Or maybe not: "This time, it’s a little harder to say whether that’s the right thing to do," said Chris Zaccarelli, CIO at Independent Advisor Alliance. “Until you have better clarity on whether or not it could cause a recession or a dramatic slowdown, the likes of which the bond market is indicating, it may be a little premature."
Some are actually doing the opposite, and selling the rip:
Cantor Fitzgerald says use any rally based on central bank actions to sell equities. JPMorgan Chase & Co. says the responses will succeed: time to wade in. Bloomberg Intelligence’s Gina Martin Adams points to a spike in high-yield spreads -- bad for shares. Deutsche Bank Securities Inc. strategists see the sell-off continuing.
So with everyone clueless, perhaps the history books have some insight? As Bloomberg notes, citing Deutsche Bank analysts, in times when volatility increased relative to historical levels, it’s taken an average of six to seven weeks for it to subside, with the S&P taking another four to five months to recoup losses after that. A 30% drop from recent peaks, their most severe scenario, corresponds to an average recession sell-off.
Elsewhere, Citigroup said it’s unwise to do anything before data catches up with the virus, including earnings revisions. “We admit that we cannot fully capture what are fluid developments,” the group led by Tobias Levkovich wrote in a note.
Perhaps it's already too late, as suggested by the Fed's emergency rate cut - something that has historically happened just ahead of recessions, and which as we showed last night, has resulted in a down market 1 year out on 5 out of 7 times after an emergency cut.
For some the recession is already here: on Monday SocGen's Andrew Lapthrone showed that the average stock is already in a bear market, down 20% from its all time highs if still 15% above their one-year lows, .
Other companies will soon follow: a string of corporations have warned of hits to profits but few have said how big. Goldman Sachs and JPMorgan have cut their earnings forecasts in recent days. Cumberland Advisors, a money management firm with over $3 billion in assets, has taken down its projections three times, according to David Kotok, the firm’s chief investment officer.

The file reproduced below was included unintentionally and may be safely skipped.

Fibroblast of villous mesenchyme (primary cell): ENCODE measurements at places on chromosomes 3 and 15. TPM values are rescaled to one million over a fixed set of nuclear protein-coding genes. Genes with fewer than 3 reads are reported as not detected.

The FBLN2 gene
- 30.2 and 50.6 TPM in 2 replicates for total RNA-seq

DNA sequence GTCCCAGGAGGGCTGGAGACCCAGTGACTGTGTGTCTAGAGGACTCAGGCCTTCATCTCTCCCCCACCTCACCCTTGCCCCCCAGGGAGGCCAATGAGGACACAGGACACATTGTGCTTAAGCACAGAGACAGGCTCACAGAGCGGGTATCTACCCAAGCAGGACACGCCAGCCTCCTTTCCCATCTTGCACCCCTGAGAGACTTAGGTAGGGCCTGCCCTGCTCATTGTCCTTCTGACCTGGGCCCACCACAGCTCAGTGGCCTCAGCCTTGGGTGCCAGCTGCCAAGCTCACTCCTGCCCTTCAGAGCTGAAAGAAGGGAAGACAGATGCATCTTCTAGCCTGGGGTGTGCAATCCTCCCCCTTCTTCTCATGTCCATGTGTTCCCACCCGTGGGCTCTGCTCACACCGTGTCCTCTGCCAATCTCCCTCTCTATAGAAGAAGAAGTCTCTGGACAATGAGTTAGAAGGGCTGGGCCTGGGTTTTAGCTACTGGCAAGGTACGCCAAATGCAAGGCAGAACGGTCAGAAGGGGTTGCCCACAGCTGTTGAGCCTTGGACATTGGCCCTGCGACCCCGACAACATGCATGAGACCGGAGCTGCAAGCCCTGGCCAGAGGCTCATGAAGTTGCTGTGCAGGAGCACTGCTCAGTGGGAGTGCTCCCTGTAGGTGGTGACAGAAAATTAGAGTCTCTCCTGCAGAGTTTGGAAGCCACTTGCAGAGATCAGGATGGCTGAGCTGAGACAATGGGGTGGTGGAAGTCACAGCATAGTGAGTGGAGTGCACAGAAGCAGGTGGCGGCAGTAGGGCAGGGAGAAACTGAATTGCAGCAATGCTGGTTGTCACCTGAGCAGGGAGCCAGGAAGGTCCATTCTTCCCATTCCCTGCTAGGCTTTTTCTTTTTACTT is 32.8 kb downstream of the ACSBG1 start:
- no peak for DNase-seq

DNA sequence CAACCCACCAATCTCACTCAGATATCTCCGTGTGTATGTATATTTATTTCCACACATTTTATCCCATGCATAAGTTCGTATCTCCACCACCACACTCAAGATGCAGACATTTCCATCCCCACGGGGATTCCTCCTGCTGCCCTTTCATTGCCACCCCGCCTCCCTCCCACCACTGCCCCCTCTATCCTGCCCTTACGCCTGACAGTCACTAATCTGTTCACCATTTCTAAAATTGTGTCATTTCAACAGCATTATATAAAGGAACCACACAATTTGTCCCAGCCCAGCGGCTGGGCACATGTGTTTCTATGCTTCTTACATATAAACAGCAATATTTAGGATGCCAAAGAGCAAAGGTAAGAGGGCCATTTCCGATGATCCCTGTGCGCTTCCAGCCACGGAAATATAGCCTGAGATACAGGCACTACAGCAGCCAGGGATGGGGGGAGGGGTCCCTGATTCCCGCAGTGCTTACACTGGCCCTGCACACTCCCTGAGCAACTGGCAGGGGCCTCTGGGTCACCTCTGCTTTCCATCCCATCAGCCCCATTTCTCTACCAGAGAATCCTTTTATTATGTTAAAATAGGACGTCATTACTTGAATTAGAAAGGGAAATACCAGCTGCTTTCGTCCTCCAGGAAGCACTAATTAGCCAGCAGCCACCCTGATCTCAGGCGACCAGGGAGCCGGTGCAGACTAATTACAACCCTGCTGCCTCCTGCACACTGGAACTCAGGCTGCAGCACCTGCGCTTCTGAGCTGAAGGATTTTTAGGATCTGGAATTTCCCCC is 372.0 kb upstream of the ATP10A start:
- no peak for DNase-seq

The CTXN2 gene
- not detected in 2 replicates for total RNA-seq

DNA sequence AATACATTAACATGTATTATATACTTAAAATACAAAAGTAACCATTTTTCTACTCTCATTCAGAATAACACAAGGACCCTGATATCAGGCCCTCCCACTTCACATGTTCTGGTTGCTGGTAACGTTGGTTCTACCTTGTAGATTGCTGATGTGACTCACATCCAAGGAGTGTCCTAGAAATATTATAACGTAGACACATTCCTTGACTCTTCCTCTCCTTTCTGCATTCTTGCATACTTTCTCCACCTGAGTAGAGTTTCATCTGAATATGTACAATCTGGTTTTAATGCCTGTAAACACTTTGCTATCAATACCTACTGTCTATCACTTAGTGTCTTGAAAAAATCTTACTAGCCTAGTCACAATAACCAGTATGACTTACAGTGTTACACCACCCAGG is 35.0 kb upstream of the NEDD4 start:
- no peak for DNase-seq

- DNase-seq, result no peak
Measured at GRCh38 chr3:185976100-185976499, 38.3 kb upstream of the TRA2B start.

“We aren’t getting guidance from companies because companies don’t know what to give,” Kotok told Bloomberg TV this week. “But we do know pain is coming on the earnings front.” The firm projects earnings of $160 for 2020, but may lower them again, he said. “We don’t know what the final numbers will be.”
That said, we do know know that virtually every firm with direct exposure to China expects a collapse in revenue as supply chains implode.
We also know that Wall Street's traditional ability to come up with any ridiculous story to explain what has happened, and to predict what will happen, is now crushed: “It’s definitely volatile. Once things get to this point, it normally takes a few weeks for things to settle down,” Michael Shaoul, chief executive officer at Marketfield Asset Management LLC, told Bloomberg TV. "All we know now is that we don’t really understand what’s going to happen next. It’s probably 4, 6, 8 weeks before we’re going to have any useful information as to what the trajectory of the virus is or what the actual economic fallout looks like."
In conclusion, we will note that this is the perfect environment for talented if unknown traders to emerge from the crowd of mediocrity and to impress with their returns. Unfortunately, few if any such cases have emerged, and we can only assume that that is due to more than one generation of trader having been so habituated to getting bailed out by the Fed every time the market drops, that virtually nobody has any clue what to do when the market finally does crash.